future of Cerner. But, anyway, I spent
a lot of time on that to tell you all how, one, the
market research is important to us, but how spending
your time and energy with us in this market research
dialogue back and forth, I think can help you all
understand what we need, but more importantly can help
us understand what you have to offer, even more importantly. So, I don’t know did that
sort of get at your question? [ Inaudible Comment ] And that would be a good
conversation to have with those of you who are interested is that sandbox notion
also yes, absolutely.>>To add on to that
we look at you, telling us what we don’t know
we don’t know because we don’t. There was one — yes, sir. [ Inaudible Comment ] I think that was a
comment; I’m not sure. [ Inaudible Comment ] Not for us. [ Inaudible Comment ] Not in the immediate
future, guy. [ Inaudible Comment ] You want to talk.>>That’s all right. [ Inaudible Comment ] But Patrick hit the
nail on the head. I mean, you have to think
about timelines and, sure, I mean Cerner might
become a reality. It might become something we
have to focus on and, you know, maybe let’s say medium
to long-term, sure. But we’ve got a here and now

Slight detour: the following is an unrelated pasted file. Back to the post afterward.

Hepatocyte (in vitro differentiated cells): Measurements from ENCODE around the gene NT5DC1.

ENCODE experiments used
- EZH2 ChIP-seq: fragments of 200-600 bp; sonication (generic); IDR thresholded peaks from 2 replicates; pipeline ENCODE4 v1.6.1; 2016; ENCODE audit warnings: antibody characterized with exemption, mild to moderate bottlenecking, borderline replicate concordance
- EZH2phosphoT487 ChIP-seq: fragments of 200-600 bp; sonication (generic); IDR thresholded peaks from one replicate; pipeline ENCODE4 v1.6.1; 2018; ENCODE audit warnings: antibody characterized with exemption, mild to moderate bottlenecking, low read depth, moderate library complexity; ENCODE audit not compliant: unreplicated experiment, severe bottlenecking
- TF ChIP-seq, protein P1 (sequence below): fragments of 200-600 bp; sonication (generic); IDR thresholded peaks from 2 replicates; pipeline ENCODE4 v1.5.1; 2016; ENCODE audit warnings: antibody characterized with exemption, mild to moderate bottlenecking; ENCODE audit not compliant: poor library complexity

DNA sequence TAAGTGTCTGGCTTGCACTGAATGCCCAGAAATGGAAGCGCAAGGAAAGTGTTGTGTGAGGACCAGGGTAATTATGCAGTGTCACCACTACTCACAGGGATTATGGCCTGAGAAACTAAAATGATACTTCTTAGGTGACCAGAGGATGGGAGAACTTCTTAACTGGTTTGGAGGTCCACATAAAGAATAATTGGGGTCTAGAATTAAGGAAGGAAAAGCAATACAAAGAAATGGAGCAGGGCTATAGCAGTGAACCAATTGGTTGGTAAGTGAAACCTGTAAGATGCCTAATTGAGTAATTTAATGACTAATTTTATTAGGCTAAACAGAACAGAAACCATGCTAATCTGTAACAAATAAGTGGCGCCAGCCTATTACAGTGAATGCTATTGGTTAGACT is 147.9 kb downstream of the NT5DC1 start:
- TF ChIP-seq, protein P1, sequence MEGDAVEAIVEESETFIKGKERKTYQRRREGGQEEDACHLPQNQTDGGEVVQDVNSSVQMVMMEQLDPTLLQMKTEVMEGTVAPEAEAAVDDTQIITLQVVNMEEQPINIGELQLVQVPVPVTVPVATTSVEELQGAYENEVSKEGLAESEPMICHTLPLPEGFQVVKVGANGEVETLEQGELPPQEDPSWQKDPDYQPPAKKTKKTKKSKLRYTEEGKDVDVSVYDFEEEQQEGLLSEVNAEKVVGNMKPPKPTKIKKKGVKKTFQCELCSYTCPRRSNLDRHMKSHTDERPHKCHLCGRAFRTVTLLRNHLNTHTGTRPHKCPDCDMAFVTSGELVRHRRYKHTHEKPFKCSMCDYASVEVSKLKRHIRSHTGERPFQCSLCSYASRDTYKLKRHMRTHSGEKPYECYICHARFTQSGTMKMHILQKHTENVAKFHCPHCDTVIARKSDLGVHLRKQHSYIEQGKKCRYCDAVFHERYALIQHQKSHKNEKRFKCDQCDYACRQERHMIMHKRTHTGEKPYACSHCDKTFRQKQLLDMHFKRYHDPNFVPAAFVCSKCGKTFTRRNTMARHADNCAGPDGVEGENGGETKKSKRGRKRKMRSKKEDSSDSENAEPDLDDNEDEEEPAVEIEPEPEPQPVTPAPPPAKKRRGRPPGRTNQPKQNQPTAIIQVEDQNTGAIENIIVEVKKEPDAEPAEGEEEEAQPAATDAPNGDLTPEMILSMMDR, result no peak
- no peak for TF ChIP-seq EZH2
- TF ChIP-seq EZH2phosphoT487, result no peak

focus which is of high priority to us and that’s VistA. And even if you look at
some of the presentations that the VA leadership in other
areas have given, for example, at the [inaudible] conference
or FC and all that kind of stuff for the open source
community for example. And the relationships we have
with a lot of the vendors, VistA is going to be
important to us for a long time and for all I know, VistA
is going to continue to be important to us even
after Cerner is implemented. I mean, who knows depending
on what we do with it as Legacy file manipulator,
I mean who knows.>>Health information system.>>For archiving
and everything else. So, we don’t know what that
future is, but in the short to medium term, VistA is
still the big thing for us. And then even for us
with FMBT, by the way, interfacing strategies and
data management and all that becomes very
important with VistA now, but even with the electronic
health record of the future, this could be all kind of
transition considerations where moving some
functionality out of VistA, taking down the menus or
whatever you’re going to do with it, to quote unquote
turn off this functionality when you activate it somewhere
else, all that is going to require knowledge and
understanding of VistA. So that’s going to be
with us a long time.>>So, I don’t see anybody
back here saying, waving at me, saying get finished, but
I know that there are — we can keep going, I
have no problem doing it, I don’t think there’s
anybody else in this room. So, please. But feel free to leave
also, I won’t take it — [ Music ]